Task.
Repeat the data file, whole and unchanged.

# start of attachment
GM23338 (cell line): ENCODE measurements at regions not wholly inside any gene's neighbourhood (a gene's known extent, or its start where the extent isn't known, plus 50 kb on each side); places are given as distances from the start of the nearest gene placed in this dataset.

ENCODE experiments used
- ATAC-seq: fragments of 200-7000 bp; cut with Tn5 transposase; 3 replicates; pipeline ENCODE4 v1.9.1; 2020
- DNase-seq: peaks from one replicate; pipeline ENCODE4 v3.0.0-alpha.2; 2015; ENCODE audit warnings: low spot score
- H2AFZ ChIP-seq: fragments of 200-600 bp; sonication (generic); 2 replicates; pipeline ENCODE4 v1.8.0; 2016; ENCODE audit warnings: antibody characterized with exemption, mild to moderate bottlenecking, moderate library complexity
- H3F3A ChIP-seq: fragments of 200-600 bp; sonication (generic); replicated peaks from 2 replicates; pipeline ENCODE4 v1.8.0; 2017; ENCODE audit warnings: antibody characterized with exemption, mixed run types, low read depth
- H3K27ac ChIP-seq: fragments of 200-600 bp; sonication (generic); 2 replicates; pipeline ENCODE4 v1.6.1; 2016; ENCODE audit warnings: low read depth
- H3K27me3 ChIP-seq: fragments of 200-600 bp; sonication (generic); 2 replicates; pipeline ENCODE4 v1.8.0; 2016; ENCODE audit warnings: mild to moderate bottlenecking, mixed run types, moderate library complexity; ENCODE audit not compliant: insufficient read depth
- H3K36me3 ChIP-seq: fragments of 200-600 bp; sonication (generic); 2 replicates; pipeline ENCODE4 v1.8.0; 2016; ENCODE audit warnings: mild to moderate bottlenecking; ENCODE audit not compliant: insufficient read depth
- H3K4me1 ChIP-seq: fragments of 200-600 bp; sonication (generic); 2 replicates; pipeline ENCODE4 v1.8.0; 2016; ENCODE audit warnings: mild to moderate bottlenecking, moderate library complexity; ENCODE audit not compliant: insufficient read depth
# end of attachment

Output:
GM23338 (cell line): ENCODE measurements at regions not wholly inside any gene's neighbourhood (a gene's known extent, or its start where the extent isn't known, plus 50 kb on each side); places are given as distances from the start of the nearest gene placed in this dataset.

ENCODE experiments used
- ATAC-seq: fragments of 200-7000 bp; cut with Tn5 transposase; 3 replicates; pipeline ENCODE4 v1.9.1; 2020
- DNase-seq: peaks from one replicate; pipeline ENCODE4 v3.0.0-alpha.2; 2015; ENCODE audit warnings: low spot score
- H2AFZ ChIP-seq: fragments of 200-600 bp; sonication (generic); 2 replicates; pipeline ENCODE4 v1.8.0; 2016; ENCODE audit warnings: antibody characterized with exemption, mild to moderate bottlenecking, moderate library complexity
- H3F3A ChIP-seq: fragments of 200-600 bp; sonication (generic); replicated peaks from 2 replicates; pipeline ENCODE4 v1.8.0; 2017; ENCODE audit warnings: antibody characterized with exemption, mixed run types, low read depth
- H3K27ac ChIP-seq: fragments of 200-600 bp; sonication (generic); 2 replicates; pipeline ENCODE4 v1.6.1; 2016; ENCODE audit warnings: low read depth
- H3K27me3 ChIP-seq: fragments of 200-600 bp; sonication (generic); 2 replicates; pipeline ENCODE4 v1.8.0; 2016; ENCODE audit warnings: mild to moderate bottlenecking, mixed run types, moderate library complexity; ENCODE audit not compliant: insufficient read depth
- H3K36me3 ChIP-seq: fragments of 200-600 bp; sonication (generic); 2 replicates; pipeline ENCODE4 v1.8.0; 2016; ENCODE audit warnings: mild to moderate bottlenecking; ENCODE audit not compliant: insufficient read depth
- H3K4me1 ChIP-seq: fragments of 200-600 bp; sonication (generic); 2 replicates; pipeline ENCODE4 v1.8.0; 2016; ENCODE audit warnings: mild to moderate bottlenecking, moderate library complexity; ENCODE audit not compliant: insufficient read depth